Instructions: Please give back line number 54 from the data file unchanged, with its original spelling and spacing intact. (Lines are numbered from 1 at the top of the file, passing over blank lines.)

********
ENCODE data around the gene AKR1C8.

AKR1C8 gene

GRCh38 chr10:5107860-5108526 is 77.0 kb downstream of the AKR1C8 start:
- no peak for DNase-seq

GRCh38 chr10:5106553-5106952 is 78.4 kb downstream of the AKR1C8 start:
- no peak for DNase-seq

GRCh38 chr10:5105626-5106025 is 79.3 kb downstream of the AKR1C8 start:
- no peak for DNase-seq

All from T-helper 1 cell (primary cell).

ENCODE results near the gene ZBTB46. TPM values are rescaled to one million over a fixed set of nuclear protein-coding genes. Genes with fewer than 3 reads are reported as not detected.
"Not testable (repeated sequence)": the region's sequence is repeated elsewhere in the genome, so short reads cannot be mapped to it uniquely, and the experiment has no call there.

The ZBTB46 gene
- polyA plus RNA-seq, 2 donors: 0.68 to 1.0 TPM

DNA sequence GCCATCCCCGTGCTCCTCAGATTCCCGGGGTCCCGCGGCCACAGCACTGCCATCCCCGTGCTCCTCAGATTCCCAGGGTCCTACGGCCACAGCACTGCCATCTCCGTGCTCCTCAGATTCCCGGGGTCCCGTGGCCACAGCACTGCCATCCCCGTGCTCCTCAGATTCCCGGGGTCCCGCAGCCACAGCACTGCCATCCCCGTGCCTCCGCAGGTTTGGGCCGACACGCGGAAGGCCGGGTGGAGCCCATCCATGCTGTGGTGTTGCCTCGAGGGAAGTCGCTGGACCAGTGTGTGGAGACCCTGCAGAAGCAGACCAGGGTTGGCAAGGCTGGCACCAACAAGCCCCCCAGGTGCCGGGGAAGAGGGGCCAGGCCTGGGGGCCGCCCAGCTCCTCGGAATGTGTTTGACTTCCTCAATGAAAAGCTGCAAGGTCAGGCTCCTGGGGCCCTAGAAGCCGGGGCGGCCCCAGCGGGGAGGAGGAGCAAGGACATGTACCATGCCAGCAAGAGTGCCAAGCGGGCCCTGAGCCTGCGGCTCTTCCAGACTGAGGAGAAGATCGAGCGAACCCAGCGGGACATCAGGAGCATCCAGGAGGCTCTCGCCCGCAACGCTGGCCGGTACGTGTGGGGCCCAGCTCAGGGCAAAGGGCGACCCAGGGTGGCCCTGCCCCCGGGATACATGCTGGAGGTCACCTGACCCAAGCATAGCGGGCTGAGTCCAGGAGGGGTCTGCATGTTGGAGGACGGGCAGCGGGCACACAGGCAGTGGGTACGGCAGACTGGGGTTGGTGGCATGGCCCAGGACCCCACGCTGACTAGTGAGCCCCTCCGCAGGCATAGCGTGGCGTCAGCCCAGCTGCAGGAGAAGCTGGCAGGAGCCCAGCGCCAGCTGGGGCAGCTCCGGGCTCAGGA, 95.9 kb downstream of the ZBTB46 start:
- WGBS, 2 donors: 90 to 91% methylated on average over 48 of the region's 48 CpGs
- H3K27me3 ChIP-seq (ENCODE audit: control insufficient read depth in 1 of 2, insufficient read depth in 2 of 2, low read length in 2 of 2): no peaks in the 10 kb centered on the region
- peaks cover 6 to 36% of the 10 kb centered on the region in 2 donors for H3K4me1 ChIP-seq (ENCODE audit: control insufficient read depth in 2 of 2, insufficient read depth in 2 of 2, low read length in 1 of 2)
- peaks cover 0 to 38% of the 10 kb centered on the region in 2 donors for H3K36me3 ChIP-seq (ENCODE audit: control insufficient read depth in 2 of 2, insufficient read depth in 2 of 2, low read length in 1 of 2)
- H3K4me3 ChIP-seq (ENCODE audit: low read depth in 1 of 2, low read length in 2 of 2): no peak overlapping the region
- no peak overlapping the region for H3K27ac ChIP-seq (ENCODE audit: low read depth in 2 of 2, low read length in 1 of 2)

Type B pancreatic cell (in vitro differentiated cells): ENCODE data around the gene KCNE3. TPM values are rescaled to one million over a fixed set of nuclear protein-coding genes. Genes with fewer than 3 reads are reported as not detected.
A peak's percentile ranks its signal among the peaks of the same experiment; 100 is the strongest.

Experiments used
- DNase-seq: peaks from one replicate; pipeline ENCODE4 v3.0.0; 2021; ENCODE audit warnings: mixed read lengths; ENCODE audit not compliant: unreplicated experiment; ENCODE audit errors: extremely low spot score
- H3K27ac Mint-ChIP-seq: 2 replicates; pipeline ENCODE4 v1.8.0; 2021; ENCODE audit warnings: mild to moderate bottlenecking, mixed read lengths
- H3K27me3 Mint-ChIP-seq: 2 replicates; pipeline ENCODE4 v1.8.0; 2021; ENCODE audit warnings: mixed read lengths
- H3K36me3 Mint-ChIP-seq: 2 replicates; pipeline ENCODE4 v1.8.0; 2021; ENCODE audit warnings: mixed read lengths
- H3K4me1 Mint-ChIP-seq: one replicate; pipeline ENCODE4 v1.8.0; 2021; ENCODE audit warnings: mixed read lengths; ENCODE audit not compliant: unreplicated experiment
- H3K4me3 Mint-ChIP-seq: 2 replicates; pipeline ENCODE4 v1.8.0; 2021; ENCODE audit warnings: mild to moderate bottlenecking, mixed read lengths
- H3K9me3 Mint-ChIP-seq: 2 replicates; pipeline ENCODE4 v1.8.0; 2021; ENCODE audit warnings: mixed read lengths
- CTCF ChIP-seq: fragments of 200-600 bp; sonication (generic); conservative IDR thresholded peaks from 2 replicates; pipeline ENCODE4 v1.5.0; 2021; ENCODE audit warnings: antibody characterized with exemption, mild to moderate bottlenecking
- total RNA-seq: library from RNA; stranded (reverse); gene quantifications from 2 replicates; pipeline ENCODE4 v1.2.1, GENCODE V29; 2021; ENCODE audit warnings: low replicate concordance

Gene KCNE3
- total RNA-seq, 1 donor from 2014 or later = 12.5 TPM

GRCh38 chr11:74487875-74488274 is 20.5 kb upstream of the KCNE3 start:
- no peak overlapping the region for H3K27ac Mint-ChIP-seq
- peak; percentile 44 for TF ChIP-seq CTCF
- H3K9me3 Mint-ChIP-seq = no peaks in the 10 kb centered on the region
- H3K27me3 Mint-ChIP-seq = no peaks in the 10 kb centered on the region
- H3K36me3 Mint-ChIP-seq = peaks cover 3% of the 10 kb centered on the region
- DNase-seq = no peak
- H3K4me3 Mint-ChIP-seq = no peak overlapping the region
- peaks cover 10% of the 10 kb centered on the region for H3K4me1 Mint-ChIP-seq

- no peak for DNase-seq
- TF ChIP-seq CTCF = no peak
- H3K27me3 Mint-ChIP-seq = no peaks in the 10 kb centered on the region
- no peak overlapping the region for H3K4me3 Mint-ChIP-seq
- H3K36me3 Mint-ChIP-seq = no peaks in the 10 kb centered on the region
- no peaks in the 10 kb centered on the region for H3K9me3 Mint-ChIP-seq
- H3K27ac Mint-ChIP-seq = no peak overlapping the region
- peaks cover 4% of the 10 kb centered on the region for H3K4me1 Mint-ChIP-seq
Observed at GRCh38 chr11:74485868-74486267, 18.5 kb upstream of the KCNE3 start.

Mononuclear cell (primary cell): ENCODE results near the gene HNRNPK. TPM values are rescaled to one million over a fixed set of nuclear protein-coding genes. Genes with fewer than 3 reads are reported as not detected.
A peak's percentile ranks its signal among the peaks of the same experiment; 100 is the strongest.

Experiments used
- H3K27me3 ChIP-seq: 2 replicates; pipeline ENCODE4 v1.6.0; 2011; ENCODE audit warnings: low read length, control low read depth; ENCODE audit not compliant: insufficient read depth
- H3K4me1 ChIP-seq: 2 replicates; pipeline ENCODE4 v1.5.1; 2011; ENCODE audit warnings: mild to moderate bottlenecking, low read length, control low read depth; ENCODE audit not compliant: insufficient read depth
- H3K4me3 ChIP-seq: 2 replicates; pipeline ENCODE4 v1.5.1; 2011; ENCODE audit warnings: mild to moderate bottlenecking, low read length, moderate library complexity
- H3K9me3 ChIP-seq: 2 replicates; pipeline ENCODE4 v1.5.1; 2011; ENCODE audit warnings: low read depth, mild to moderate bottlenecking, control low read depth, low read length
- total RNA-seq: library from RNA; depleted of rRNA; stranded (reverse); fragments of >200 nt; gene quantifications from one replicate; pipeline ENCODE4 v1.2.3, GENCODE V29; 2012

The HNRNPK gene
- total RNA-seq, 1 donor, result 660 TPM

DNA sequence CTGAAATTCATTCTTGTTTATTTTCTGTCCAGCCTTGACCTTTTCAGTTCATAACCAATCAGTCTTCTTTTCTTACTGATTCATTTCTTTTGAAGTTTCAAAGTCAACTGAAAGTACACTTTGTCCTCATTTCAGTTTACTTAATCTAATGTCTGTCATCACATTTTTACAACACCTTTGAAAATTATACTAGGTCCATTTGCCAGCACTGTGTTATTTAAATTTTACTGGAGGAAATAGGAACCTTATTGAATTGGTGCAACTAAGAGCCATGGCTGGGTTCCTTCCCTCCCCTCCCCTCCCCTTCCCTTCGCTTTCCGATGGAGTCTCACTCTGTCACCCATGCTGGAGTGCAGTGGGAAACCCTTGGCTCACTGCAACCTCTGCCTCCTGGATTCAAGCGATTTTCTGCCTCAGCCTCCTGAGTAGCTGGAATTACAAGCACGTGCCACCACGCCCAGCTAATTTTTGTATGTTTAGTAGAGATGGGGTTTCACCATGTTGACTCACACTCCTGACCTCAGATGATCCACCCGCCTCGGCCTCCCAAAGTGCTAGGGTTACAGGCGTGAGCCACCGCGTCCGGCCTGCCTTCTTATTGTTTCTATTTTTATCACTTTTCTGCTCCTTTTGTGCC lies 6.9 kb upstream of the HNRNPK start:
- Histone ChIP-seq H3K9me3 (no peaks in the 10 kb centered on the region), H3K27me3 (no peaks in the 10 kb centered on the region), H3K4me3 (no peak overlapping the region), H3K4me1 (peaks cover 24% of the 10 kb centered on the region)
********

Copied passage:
A peak's percentile ranks its signal among the peaks of the same experiment; 100 is the strongest.